Sushi Typhoon – Part 5: Cold Fish

April 20, 2011

Tsumetai nettaigyo (Japan, 2010)

“He will make you pick up the pieces!”

Sion Sono is a strange man. He went from poets to suicide pop, and eventually to his grand work, the 4 hour up-skirt love-story Love Exposure (2008). Then, he delivered a slow moving hospital drama (Be Sure to Share, 2009) – a genre disliked even by the director himself.

Love Exposure and Be Sure to Share marked double dose of love and tears. Personal therapy was needed next. Hook up with some old buddies, kill everyone on screen, and have Sushi Typhoon finance the mess!

Sono’s serial killer film Cold Fish is a bit of a strange fish. Although produced by an exploitation studio, it’s not as splattery as Sushi Typhoon’s standard output (Mutant Girls Squad, Helldriver). Instead Cold Fish is reaching towards mainstream audiences, with domestic and overseas theatrical distribution already in process. And, quite deservedly so, as Cold Fish is one of the best Japanese serial killer films since Vengeance is Mine (1979).

Sono and his scripting partner Yoshiki Takahashi drew inspiration for Cold Fish from the 1993 Saitama murder case. Later sentenced to death for their crimes, the dog breeder couple Gen Sekine and Hiroko Kasama were found guilty of killing four people. Several others around them had gone missing and never found. The bodies were dismembered, burnt, and ashes scattered in forest.

Sono and Takahashi (who is also the graphic designer for Sushi Typhoon) have borrowed several characters and killing methods from real life, but the backgrounds have been re-written. Dog kennel has been turned into a tropical fish store, and much of the focus is on family unit falling apart.

The protagonist is Shamoto (Mitsuru Fukikoshi), whose troubled daughter is caught shoplifting. Fellow fish dealer Murata (Denden) comes to rescue. He offers Shamoto’s daughter a respectable job, and consoles Shamoto’s young wife. Little by little, he seems to be stealing Shamoto’s entire family.

Sono plays with the opposites of Japanese society here. Murata is the wicked showman and leader persona. Shamoto portrays the humble worker. In a society built on hierarchical status and obligation networks, Shamoto is bound by the honne-tatemae philosophy. He shows gratefulness (the public front, tatemae) to his savior, and hides his real feelings (honne). But there’s a limit to everything, and Shamoto isn’t the strongest man around. It’s only a matter of time when he will break and start developing balls.

Sono throws punches at the Japanese, but the foreigners aren’t safe either. The traditional Japanese status society is not entirely different from certain aspects of Western religious life. For fans of the director it comes as no surprise that when the killings begin, Christian references find their way into the film. In Love Exposure the church stood as an example of institutional authority that sometimes overlooks the individual and common sense. In Cold Fish the references are less obvious, but present. Were Sono a Christian, his films would be easy to interpret as collective accounting on the sins of our fathers.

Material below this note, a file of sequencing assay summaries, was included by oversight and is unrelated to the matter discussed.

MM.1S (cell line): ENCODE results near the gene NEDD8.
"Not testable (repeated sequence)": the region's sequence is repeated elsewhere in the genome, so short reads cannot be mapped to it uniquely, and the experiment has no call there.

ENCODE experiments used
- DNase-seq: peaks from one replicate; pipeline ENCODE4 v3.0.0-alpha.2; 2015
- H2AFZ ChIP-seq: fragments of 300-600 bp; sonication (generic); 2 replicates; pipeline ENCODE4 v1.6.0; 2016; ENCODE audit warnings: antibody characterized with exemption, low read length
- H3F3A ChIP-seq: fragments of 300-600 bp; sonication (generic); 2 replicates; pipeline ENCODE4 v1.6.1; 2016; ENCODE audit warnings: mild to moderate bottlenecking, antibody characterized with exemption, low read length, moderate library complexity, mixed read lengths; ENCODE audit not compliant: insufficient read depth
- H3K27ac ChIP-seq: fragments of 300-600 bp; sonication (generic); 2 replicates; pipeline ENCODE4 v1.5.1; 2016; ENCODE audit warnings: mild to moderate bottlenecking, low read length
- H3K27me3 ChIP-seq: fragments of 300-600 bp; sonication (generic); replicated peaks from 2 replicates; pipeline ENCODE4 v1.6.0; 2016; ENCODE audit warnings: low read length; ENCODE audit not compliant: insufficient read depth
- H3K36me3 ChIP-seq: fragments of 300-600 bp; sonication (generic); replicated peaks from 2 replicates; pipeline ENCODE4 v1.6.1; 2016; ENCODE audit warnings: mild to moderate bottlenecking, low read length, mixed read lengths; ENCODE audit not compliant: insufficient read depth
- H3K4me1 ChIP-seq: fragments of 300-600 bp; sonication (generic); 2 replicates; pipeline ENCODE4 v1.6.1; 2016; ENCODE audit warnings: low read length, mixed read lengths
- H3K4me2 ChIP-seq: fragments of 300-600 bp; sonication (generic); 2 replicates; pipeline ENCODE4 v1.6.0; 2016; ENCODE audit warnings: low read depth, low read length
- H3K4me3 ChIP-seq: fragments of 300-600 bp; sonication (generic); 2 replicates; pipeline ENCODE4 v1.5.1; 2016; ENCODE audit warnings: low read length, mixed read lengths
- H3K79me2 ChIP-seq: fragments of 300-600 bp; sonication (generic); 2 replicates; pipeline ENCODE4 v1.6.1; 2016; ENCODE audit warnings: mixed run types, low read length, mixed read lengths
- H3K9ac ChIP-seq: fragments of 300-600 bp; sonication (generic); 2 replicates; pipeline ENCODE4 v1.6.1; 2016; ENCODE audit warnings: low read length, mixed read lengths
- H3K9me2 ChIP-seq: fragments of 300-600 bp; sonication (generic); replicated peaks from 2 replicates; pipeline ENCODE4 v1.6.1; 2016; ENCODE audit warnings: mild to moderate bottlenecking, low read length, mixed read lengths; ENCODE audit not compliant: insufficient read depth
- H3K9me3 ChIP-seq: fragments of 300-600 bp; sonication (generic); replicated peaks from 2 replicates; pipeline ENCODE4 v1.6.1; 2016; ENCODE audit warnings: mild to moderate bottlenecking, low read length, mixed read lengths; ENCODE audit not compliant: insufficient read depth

In Cold Fish the primary criticism would be, however, aimed at the Japanese societal structures. The Christian references are not out of the wind, though. Sono has had his own adventures with cults, and screenwriter Takahashi mentioned borrowing from the Jesus Arch case of the early 1980’s. The notorious cult was reported “seducing” lost Japanese souls into their house of God. The members, of course, were accommodated in a dormitory. In Cold Fish, Murata has a dormitory full of troubled young women he has taken under his wings.

There’s a whole variety of other recognizable Sono moments, too. The drum heavy opening could be from Love Exposure. The family unit falling apart is a regular Sono theme as well. But even then, Cold Fish feels different from most of the director’s films. Compared to his most typical high-atmosphere and somewhat freely structured films, Cold Fish puts notable focus on telling a specific storyline.

Sono’s skill has always been in creating atmosphere and images. Despite thematical and graphic extremes, his films are usually harmonic. In Cold Fish, however, Sono takes the characters to emotional extremes. Denden’s acting is brilliant, but it’s also one step away from over-kill. Sometimes the film crosses the line. There’s too much shouting. The ending would be better were it not so loud. But it comes from Sono’s heart. Cold Fish was his cinematic punching bag for a bad day.

Cold Fish is a heavy piece of cinematic nihilism. It’s also a thoroughly captivating serial killer film – a competent piece by any standards despite small harshness here and there. As typical to Sono, it’s a long movie (144 min) but the length is justified. It’s a character study, and would easily lose important bits were it any shorter.

That is not to say Sono doesn’t play with various pop elements from shock gore to black humor and Megumi Kagurazaka. The famous gravure idol put a countdown to end her former career by appearing in nude photos. A clever man Sono is, he naturally took advantage of this by including a shower scene. These “lighter” bits, however, do little to alter the film’s pitch black spirit.

“You will be victimized!”

(note: I will take a bit of break from posting reviews now. Next week I’m off to Frankfurt / Nippon Connection. When I’m back, I’ll try to wrap up the Sushi Typhoon series with Helldriver and Karate Robo-Zaborgar reviews. じゃな!)

One comment

  1. Thanks, sounds awesome! I’m greatly looking forward to this one; rights have already been sold to German company Rapid Eye Movies, nevertheless I’ll try catching this on the big screen in Frankfurt.

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